While the above generally describes the coordinate measuring machine of U.S. patent application Ser. No. 08/021,949, such a high accuracy measuring device, may not be required. It may be preferred, from a cost standpoint, that the aforementioned METRECOM MODEL: IND-01 Coordinate Measuring Machine commercially available from FARO Technologies, Inc., Industrial Division, 125 Technology Park, Lake Mary, Fla. 32746 (assignee of the present invention) be employed. The METRECOM system performs the same functions as the above described system, however with reduced accuracy and at a substantial cost savings. The IND-01 model differs from the above described CMM in that an external processor is not used. An analog-to-digital interface board is preferably installed directly into host computer 18 with direct connection/communication with the transducers in the arm. However, an analog-to-digital converter could alternatively be housed in a separate box having a serial or parallel output. Further, the IND-01 model does not include temperature compensation or pre-amplifier boards at each of the joints. Also, ball bearings are used in place of the conical roller bearings, although each transfer casing has double bearings which are pre-assembled and stressed in the same manner.
A CMM (e.g., as described above with reference to U.S. patent application Ser. No. 08/021,949 or the METRECOM Model: IND-01) is used to measure body landmarks of an individual. It will be appreciated that, while a multi-axial rotational device as described above is preferred, a linear measurement type apparatus may suffice. For example, an electronic height gauge could be used for some of the measurements.
Prior to measuring these landmarks certain information regarding the individual's sleeping habits are entered into the computer. A preferred sleeping position is selected from the below list;
(1) Prone (face down),
(2) Supine (on the back),
(3) Fetal (curled on the side), or
(4) Fetal/Prone (upper body face down and legs curled on the side). Also, whether a pillow is use and the type of pillow used (i.e, firm or soft) is entered. Menus can be employed to enter the above and other information. Again, theoretically the optimum body position is one which allows a straight line to be drawn through specific landmarks as per an idealized upright posture, see FIG. 14. It will be appreciated, that it will not always be possible to touch (i.e., probe or measure) all relevant landmarks and certain assumptions may have to be made as a function of body types and proportions for typical individuals requiring measurement adjustments, referred to herein as Z-adjustments. Handle/probe assembly 56 (after having been initialized) is positioned at the following landmarks and these positioned are stored:
(1) top middle of the head (optional depending on pillow use),
(2) top left shoulder,
(3) top right shoulder,
(4) base of the spine,
(5) the highest point of the left knee,
(6) the highest point of the right knee,
(7) the highest point of the left ankle,
(8) the highest point of the right ankle,
(9) the front of the left hip bone, and
(10) the from of the right hip bone.
The aforememioned Z-adjustments are a function of pelvic (i.e., hip bone measurements), knee and ankle measurement and of the distance between various landmarks or bone length. It is sufficient for the present invention that any differences are to rounded to the nearest inch. A total of five offsets are to be determined at the head, shoulder, pelvis, knee and ankle. Alignment is defined as an index as follows:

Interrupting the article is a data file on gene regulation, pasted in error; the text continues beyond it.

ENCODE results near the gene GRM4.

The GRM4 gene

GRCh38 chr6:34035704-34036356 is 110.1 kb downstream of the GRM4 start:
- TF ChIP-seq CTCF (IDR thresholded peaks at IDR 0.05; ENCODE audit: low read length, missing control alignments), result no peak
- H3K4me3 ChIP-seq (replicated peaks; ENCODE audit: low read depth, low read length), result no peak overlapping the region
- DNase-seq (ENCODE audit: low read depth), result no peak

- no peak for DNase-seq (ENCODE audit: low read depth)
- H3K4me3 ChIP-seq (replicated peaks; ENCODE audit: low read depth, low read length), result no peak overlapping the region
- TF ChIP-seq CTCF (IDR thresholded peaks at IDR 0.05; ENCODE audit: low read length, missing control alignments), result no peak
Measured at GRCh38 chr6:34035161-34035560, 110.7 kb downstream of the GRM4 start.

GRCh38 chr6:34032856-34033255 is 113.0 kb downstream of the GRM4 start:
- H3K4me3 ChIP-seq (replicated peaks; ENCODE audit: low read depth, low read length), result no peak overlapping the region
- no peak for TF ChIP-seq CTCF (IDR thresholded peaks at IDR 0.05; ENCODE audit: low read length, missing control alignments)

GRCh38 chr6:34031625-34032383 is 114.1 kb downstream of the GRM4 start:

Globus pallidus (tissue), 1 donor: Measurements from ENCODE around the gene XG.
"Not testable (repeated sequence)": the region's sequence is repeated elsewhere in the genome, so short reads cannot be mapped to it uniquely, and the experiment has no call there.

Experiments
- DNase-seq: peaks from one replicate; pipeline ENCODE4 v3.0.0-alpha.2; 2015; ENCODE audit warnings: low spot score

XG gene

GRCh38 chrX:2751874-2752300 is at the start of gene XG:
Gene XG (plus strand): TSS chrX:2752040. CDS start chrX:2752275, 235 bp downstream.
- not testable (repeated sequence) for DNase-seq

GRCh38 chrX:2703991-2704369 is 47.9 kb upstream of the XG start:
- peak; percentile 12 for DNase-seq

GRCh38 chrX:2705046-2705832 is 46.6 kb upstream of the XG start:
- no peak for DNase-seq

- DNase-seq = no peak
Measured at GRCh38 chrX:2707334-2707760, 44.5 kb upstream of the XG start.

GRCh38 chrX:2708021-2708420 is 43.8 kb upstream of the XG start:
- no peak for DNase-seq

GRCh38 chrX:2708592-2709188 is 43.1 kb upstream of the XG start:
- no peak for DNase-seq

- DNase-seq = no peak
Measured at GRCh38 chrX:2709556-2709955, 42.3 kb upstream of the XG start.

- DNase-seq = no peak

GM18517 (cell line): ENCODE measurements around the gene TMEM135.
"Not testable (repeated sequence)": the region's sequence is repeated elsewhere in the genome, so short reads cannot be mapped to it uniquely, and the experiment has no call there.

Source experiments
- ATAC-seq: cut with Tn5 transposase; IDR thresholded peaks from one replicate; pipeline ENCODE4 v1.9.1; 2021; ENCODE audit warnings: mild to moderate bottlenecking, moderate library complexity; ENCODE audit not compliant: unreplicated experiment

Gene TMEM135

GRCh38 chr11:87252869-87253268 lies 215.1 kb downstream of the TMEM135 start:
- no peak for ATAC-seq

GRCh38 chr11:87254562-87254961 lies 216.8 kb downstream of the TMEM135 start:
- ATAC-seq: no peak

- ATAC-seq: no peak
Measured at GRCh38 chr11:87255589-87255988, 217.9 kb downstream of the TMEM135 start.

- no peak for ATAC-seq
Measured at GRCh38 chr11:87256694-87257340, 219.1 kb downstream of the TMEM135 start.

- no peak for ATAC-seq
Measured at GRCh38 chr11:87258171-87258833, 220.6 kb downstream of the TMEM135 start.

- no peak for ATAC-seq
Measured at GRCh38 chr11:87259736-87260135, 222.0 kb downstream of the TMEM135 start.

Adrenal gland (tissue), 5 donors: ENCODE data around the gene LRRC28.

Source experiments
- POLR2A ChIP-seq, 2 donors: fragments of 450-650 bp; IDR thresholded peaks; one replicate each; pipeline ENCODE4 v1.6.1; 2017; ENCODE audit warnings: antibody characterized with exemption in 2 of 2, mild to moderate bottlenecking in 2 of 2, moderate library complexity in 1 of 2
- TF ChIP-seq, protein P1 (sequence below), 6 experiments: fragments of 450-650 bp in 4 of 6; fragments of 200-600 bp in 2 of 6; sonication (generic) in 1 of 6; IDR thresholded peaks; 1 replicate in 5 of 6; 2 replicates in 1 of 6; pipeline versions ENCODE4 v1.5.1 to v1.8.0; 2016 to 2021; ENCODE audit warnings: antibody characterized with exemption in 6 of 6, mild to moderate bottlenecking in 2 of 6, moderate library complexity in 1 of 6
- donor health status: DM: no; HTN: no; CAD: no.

ALIGNMENT INDEX=HEAD OFFSET+SHOULDER OFFSET+HIP OFFSET+KNEE OFFSET
with the ankle offset being the reference.
Z-offsets are calculated as follows:
ANKLEREF =(POSITIONLEFT ANKLE (Z)+POSITIONRIGHT ANKLE (Z))/2+ZADJUSTMENTANKLE /2,
HEAD OFFSET=POSITIONHEAD --ANKLEREF,
SHOULDER OFFSET=(POSITIONLEFT SHOULDER (Z)+POSITIONRIGHT SHOULDER (Z))/2-ANKLEREF,
HIP OFFSET=POSITIONBASE OF SPINE --ANKLEREF, or HIP OFFSET=(POSITIONLEFT HIP (Z)+POSITIONRIGHT HIP (Z))/2+ZADJUSTMENTHIP -ANKLEREF,
KNEE OFFSET=(POSITIONLEFT KNEE (Z)+POSITIONRIGHT KNEE (Z))/2+ZADJUSTMENTKNEE /2--ANKLEREF.
The Z-adjustments (ZADJUSTMENT) are calculated as follows:
ZADJUSTMENTANKLE =-KANKLE *LENGTHHIP TO KNEE,
ZADJUSTMENTKNEE =-KKNEE *LENGTHHIP TO KNEE,
ZADJUSTMENTHIP =-KHIP *LENGTHHIP TO KNEE,
where KANKLE, KKNEE and KHIP are proportions expected for different body types, for example, KANKLE is the thickness of the ankle in the medial lateral direction or anterior posterior direction as a ratio to the length of the femur, the long bone from the hip to the knee. Alternatively, a body type may be selected before proceeding with measurements to provide extra precision in selection of the correct K values. Such selection could be made from a menu at the host computer. The hip (i.e., pelvis) to knee length has been found to be an excellent representation of overall bone size.
Once these landmarks have been digitized and the digitized measurements adjusted as described above the center axis of the individual is displayed relative to the floor (or a plane parallel thereto) on the computer screen. It will be appreciated that the digitized landmarks were taken while the individual was lying in the selected preferred sleeping position, see examples in FIGS. 15 and 16. A mattress is then selected which will provide the best leveling of the individuals center line in the desired sleep position. Information on a plurality of mattresses can be loaded into the computer and the computer can make this levelness determination, whereby the mattress with the most level body center line for the individual is selected, using the alignment index defined above. Thereby, eliminating many of the above-discussed problems related to improper sleeping positions.